Tmux – Solving The Problem Of Window Names

I was lucky enough to get a book on using tmux for Christmas. Following through the examples I noticed that I was not getting the expected behaviour when attempting to set window names.

Commandline

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$ tmux new-window -n console

What this should do is create a new tmux window and within it a window called "console". What I was getting was a tmux window containing a window named after my command prompt e.g. 'bob@computer ~'. This was bothering me so I set about researching the problem, unluckily for me its not one that is that common. By chance I located a post linking to a RedHat bug report https://bugzilla.redhat.com/show_bug.cgi?id=969429. The report outlines a problem regarding a change in terminal escape codes and highlighted an identical problem with screen as I am having with tmux. I checked the escape codes in my .bashrc file, nothing wrong there. Next stop was /etc/bashrc.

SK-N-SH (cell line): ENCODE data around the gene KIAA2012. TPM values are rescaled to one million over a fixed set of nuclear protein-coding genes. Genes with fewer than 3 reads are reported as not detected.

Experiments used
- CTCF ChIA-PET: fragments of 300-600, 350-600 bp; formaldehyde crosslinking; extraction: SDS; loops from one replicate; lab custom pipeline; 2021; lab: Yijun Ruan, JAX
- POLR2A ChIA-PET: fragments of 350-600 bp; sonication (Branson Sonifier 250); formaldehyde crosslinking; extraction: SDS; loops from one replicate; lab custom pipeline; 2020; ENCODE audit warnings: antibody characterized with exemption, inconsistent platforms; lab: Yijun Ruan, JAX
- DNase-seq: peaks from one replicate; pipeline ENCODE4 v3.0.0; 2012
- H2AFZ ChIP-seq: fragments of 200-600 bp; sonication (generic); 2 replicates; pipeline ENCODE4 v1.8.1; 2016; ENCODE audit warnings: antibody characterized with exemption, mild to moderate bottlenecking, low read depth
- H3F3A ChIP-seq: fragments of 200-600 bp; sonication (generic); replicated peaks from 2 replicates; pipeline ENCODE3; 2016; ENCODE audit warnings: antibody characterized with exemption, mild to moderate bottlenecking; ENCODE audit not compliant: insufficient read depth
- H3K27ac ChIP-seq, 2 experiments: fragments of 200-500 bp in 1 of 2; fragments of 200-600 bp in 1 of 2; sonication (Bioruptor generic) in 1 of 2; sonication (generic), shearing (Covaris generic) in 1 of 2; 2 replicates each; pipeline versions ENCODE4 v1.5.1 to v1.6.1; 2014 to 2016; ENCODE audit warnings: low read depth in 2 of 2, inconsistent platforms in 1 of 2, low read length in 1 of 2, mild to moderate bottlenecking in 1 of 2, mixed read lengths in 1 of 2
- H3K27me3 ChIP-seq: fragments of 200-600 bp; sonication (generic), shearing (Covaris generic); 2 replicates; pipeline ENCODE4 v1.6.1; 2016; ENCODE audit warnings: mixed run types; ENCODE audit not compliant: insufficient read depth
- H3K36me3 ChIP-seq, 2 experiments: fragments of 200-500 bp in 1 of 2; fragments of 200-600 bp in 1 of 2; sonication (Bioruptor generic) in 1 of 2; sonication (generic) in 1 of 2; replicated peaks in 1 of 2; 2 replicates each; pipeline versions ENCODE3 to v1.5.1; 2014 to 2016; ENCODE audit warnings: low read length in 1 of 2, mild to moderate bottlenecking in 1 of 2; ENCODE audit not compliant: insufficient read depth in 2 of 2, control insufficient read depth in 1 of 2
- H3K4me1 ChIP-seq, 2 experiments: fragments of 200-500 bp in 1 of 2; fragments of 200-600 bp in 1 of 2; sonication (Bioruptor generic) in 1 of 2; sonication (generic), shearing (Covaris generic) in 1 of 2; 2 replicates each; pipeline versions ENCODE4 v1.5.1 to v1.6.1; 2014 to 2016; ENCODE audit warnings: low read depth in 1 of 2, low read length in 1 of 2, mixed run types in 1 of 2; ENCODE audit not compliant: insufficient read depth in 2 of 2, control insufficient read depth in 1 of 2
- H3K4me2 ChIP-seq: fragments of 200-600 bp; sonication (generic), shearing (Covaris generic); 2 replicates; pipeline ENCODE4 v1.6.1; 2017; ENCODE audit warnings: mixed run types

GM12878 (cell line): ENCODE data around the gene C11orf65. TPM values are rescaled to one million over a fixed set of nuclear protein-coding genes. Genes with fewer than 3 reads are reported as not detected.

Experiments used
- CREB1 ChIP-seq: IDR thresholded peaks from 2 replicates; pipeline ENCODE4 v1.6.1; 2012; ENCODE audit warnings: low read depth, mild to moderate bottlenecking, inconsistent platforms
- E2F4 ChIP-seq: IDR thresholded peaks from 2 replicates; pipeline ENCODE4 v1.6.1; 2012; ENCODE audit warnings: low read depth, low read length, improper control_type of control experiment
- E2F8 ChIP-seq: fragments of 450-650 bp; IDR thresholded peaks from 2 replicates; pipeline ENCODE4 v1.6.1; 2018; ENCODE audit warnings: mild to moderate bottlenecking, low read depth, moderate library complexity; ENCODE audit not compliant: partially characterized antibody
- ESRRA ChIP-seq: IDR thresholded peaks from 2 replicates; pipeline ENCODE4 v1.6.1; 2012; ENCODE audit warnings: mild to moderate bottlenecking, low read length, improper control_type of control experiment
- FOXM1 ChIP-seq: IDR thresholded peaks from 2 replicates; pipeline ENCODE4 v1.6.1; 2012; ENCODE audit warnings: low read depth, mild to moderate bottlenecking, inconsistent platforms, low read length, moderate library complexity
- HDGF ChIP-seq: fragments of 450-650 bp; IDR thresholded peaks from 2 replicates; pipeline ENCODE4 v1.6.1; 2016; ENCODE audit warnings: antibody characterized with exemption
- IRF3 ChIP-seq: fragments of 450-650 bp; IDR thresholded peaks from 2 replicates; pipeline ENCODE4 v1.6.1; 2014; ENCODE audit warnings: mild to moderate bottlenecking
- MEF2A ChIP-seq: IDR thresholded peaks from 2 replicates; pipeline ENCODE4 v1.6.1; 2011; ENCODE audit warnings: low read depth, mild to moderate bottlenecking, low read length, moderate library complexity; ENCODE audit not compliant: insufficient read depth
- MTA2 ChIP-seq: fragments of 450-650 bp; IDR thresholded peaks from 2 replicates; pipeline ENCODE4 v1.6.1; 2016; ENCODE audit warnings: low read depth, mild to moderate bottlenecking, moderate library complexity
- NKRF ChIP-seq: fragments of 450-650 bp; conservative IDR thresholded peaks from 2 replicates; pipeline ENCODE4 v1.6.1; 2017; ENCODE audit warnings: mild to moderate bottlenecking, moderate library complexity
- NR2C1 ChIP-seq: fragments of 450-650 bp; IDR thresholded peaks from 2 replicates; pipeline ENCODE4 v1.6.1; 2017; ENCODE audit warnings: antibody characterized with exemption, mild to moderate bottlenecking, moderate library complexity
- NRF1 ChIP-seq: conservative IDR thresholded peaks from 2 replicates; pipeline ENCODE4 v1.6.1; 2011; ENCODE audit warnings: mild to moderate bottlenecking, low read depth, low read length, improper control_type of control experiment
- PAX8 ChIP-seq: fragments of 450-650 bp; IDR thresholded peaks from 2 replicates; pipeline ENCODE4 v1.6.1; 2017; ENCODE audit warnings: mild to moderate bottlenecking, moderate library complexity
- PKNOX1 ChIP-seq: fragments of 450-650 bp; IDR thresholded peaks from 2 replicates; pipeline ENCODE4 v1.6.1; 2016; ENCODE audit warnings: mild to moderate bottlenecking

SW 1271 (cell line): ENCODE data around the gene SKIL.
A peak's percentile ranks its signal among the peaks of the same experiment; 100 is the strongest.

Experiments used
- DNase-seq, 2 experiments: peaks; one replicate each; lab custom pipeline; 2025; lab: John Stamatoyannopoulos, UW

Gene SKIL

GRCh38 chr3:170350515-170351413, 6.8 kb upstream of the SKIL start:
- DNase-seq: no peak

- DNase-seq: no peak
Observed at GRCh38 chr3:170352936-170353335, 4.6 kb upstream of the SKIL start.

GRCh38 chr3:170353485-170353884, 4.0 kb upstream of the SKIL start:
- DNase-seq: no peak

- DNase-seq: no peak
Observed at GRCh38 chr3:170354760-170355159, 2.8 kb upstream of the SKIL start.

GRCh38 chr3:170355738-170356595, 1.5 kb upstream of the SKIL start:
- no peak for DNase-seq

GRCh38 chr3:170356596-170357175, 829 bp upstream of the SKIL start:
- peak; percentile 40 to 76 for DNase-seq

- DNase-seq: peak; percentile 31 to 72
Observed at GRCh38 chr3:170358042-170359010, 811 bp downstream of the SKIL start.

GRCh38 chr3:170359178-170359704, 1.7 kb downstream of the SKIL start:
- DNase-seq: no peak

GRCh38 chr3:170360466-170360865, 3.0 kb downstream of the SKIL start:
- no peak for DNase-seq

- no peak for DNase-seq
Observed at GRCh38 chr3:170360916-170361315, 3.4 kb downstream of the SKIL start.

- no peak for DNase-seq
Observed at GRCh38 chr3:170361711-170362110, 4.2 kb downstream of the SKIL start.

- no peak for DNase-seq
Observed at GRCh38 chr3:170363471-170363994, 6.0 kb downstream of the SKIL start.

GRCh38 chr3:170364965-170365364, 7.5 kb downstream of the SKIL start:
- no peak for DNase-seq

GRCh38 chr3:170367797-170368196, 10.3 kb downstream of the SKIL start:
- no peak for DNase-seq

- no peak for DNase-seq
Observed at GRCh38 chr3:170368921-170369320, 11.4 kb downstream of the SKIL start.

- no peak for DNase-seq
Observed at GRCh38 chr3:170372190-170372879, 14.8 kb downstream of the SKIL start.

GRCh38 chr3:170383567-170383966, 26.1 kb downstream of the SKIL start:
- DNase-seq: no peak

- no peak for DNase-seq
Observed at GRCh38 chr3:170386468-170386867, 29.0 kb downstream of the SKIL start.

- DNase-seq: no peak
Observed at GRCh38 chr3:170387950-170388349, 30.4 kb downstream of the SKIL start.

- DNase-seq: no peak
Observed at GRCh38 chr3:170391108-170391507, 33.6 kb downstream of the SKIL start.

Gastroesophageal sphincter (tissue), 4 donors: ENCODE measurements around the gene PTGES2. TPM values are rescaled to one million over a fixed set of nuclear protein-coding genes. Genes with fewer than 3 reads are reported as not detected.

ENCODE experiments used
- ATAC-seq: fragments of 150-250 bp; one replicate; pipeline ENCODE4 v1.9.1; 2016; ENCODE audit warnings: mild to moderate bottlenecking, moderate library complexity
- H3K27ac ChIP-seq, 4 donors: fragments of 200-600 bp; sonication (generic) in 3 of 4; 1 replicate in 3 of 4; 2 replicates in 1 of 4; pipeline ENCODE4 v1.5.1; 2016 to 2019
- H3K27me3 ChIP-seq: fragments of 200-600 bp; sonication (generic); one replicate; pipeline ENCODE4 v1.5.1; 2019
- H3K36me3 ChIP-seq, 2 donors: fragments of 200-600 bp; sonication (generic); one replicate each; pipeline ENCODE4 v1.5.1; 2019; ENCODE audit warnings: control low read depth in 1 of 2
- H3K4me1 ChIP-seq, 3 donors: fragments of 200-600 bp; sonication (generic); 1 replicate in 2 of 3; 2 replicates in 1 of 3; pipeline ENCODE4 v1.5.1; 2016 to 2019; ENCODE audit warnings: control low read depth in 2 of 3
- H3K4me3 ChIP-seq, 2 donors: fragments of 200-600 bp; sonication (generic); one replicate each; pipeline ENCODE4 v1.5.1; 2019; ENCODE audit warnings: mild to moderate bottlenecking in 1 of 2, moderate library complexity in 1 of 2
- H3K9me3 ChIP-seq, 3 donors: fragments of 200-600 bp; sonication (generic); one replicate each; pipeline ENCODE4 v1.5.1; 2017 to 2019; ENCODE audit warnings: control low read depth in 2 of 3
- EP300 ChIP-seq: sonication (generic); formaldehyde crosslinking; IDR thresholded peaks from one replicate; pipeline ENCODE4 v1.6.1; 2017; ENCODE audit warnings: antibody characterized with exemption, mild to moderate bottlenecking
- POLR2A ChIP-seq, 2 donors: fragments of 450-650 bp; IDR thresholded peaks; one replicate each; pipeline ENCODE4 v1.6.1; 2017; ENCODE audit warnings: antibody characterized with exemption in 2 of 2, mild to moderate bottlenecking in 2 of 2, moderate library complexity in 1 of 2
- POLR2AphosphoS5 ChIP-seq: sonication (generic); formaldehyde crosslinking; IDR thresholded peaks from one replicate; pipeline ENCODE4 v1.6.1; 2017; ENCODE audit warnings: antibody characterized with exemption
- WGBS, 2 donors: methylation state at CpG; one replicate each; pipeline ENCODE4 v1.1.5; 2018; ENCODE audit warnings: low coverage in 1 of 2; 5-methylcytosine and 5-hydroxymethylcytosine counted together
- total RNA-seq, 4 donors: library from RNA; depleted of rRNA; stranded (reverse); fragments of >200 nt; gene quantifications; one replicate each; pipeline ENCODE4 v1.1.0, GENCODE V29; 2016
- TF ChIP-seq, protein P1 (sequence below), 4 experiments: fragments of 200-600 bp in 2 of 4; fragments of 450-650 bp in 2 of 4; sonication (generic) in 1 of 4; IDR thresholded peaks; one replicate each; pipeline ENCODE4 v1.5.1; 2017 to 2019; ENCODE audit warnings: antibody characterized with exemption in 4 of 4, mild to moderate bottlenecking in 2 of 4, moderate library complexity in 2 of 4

/etc/bashrc

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  if [ -z "$PROMPT_COMMAND" ]; then
    case $TERM in
    xterm*|vte*)
      if [ -e /etc/sysconfig/bash-prompt-xterm ]; then
          PROMPT_COMMAND=/etc/sysconfig/bash-prompt-xterm
      elif [ "${VTE_VERSION:-0}" -ge 3405 ]; then
          PROMPT_COMMAND="__vte_prompt_command"
      else
          PROMPT_COMMAND='printf "\033]0;%s@%s:%s\007" "${USER}" "${HOSTNAME%%.*}" "${PWD/#$HOME/~}"'
      fi
      ;;
    screen*)
      if [ -e /etc/sysconfig/bash-prompt-screen ]; then
          PROMPT_COMMAND=/etc/sysconfig/bash-prompt-screen
      else
          PROMPT_COMMAND='printf "\033k%s@%s:%s\033\" "${USER}" "${HOSTNAME%%.*}" "${PWD/#$HOME/~}"'
      fi
      ;;
    *)